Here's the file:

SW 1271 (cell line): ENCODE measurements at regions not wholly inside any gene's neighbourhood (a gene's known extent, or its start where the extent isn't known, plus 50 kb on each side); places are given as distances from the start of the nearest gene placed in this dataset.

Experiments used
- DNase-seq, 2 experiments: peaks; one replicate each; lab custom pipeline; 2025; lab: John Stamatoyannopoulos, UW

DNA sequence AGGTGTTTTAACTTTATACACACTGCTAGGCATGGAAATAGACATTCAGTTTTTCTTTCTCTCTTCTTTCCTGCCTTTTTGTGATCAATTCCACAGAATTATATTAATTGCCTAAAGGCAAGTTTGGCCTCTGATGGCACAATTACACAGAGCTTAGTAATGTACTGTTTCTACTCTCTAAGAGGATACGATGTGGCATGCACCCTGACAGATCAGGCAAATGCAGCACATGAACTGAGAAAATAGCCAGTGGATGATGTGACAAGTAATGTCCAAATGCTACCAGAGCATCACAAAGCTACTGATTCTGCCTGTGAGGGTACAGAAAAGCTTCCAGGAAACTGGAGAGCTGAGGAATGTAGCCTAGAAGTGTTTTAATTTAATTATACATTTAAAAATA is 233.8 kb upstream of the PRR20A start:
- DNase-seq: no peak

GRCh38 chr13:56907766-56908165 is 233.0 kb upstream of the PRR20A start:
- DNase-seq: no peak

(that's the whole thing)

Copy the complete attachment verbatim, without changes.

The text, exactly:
SW 1271 (cell line): ENCODE measurements at regions not wholly inside any gene's neighbourhood (a gene's known extent, or its start where the extent isn't known, plus 50 kb on each side); places are given as distances from the start of the nearest gene placed in this dataset.

Experiments used
- DNase-seq, 2 experiments: peaks; one replicate each; lab custom pipeline; 2025; lab: John Stamatoyannopoulos, UW

DNA sequence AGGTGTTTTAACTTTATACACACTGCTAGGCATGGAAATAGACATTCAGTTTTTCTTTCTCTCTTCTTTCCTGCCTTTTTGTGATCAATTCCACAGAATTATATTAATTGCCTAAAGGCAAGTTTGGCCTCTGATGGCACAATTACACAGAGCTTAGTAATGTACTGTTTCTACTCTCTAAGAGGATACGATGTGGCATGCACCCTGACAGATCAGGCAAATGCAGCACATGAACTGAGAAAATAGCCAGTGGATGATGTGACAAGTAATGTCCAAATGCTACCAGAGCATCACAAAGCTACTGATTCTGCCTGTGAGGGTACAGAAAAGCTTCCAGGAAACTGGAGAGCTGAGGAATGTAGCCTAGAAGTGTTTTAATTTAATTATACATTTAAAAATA is 233.8 kb upstream of the PRR20A start:
- DNase-seq: no peak

GRCh38 chr13:56907766-56908165 is 233.0 kb upstream of the PRR20A start:
- DNase-seq: no peak